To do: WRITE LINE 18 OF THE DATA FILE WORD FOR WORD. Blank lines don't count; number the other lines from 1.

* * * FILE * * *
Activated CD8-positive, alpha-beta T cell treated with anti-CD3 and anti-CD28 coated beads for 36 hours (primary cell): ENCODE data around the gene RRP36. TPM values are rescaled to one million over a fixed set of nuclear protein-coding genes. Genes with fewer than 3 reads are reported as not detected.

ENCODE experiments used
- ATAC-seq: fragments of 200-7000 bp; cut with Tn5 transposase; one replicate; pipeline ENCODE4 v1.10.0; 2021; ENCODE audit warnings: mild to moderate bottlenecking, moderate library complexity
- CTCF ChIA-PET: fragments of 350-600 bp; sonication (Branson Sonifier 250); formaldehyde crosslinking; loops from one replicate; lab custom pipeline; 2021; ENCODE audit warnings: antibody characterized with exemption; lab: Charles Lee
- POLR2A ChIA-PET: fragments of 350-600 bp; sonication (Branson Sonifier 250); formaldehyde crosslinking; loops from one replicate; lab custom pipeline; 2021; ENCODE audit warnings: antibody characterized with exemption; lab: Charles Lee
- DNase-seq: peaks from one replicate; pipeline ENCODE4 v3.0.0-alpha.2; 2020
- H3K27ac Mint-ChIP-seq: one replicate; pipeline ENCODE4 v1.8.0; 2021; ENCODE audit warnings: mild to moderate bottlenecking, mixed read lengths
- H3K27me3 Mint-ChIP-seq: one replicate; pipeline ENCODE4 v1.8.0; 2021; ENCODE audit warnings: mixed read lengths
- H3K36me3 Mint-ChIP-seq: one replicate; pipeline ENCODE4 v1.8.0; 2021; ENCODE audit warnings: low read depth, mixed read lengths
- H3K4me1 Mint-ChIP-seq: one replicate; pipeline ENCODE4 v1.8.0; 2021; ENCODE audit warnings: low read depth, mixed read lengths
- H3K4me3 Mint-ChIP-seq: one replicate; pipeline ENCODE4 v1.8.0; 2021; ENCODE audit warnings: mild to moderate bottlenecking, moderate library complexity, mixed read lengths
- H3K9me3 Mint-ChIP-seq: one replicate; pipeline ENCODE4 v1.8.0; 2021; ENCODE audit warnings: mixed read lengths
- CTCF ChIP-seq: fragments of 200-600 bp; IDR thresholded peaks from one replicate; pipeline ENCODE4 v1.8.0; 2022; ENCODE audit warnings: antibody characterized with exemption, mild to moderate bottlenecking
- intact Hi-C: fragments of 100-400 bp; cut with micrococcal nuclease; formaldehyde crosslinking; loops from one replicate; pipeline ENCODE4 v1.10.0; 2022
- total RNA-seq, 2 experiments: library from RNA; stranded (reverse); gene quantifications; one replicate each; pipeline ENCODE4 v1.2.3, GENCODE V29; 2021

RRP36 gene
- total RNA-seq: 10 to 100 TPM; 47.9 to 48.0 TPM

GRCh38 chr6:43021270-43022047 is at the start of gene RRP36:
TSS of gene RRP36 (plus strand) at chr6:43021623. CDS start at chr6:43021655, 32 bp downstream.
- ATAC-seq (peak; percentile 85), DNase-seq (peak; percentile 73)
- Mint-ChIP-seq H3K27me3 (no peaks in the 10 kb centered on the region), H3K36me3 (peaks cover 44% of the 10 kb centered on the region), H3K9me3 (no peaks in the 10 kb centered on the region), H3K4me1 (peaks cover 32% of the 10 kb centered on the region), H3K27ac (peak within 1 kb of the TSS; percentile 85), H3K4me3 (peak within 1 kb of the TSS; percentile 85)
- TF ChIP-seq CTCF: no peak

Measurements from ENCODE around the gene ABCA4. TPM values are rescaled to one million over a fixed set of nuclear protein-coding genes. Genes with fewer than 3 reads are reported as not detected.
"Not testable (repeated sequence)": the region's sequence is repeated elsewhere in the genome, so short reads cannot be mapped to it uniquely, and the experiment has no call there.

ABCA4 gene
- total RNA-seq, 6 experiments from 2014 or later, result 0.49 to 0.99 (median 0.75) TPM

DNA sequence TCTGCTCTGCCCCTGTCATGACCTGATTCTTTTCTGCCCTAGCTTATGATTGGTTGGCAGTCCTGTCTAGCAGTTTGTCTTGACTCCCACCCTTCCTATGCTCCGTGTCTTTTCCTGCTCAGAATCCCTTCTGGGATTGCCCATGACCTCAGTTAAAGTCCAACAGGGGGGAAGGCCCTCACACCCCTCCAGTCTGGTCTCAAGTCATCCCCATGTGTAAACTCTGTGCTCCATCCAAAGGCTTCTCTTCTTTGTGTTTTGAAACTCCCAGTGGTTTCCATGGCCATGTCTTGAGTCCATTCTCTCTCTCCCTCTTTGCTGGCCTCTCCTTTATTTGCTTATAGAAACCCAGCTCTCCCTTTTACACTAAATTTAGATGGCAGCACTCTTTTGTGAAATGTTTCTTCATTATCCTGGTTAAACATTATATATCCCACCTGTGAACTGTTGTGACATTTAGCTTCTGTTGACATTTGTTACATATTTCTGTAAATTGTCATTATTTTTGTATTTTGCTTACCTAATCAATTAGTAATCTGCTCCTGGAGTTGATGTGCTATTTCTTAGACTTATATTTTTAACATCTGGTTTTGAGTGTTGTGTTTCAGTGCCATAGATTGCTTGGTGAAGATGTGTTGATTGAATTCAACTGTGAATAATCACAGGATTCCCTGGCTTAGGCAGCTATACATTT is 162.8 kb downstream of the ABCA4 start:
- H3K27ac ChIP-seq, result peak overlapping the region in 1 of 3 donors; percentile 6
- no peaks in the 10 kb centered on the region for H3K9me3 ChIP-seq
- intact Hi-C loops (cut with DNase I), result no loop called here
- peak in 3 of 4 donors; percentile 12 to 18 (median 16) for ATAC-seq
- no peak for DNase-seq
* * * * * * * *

GRCh38 chr6:43021270-43022047 is at the start of gene RRP36: